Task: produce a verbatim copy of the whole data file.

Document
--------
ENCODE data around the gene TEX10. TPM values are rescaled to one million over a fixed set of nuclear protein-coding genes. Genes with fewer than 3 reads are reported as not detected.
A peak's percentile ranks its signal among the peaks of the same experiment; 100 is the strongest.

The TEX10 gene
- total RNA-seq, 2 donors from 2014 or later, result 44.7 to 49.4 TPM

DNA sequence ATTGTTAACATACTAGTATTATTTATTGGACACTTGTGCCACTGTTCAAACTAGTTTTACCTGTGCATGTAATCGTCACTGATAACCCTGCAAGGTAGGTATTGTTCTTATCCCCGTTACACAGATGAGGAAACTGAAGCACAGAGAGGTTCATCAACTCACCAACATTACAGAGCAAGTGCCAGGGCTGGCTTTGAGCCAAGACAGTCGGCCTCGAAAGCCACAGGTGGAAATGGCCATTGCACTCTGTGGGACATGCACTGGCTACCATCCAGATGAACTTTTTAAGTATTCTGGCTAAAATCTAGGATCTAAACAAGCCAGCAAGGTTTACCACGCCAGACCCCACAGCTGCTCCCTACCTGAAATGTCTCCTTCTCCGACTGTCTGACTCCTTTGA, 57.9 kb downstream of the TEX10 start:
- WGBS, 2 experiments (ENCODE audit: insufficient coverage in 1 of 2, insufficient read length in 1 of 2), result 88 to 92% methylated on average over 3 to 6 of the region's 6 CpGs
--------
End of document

ENCODE data around the gene TEX10. TPM values are rescaled to one million over a fixed set of nuclear protein-coding genes. Genes with fewer than 3 reads are reported as not detected.
A peak's percentile ranks its signal among the peaks of the same experiment; 100 is the strongest.

The TEX10 gene
- total RNA-seq, 2 donors from 2014 or later, result 44.7 to 49.4 TPM

DNA sequence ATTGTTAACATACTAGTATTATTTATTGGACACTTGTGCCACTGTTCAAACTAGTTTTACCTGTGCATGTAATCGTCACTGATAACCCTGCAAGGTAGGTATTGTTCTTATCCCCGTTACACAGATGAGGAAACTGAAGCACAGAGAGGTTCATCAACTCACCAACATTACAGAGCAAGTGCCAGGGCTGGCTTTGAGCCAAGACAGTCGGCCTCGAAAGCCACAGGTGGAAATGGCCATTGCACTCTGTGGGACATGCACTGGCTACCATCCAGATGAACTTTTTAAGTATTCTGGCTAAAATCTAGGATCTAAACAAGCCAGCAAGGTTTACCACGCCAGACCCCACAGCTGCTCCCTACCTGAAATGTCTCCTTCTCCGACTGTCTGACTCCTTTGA, 57.9 kb downstream of the TEX10 start:
- WGBS, 2 experiments (ENCODE audit: insufficient coverage in 1 of 2, insufficient read length in 1 of 2), result 88 to 92% methylated on average over 3 to 6 of the region's 6 CpGs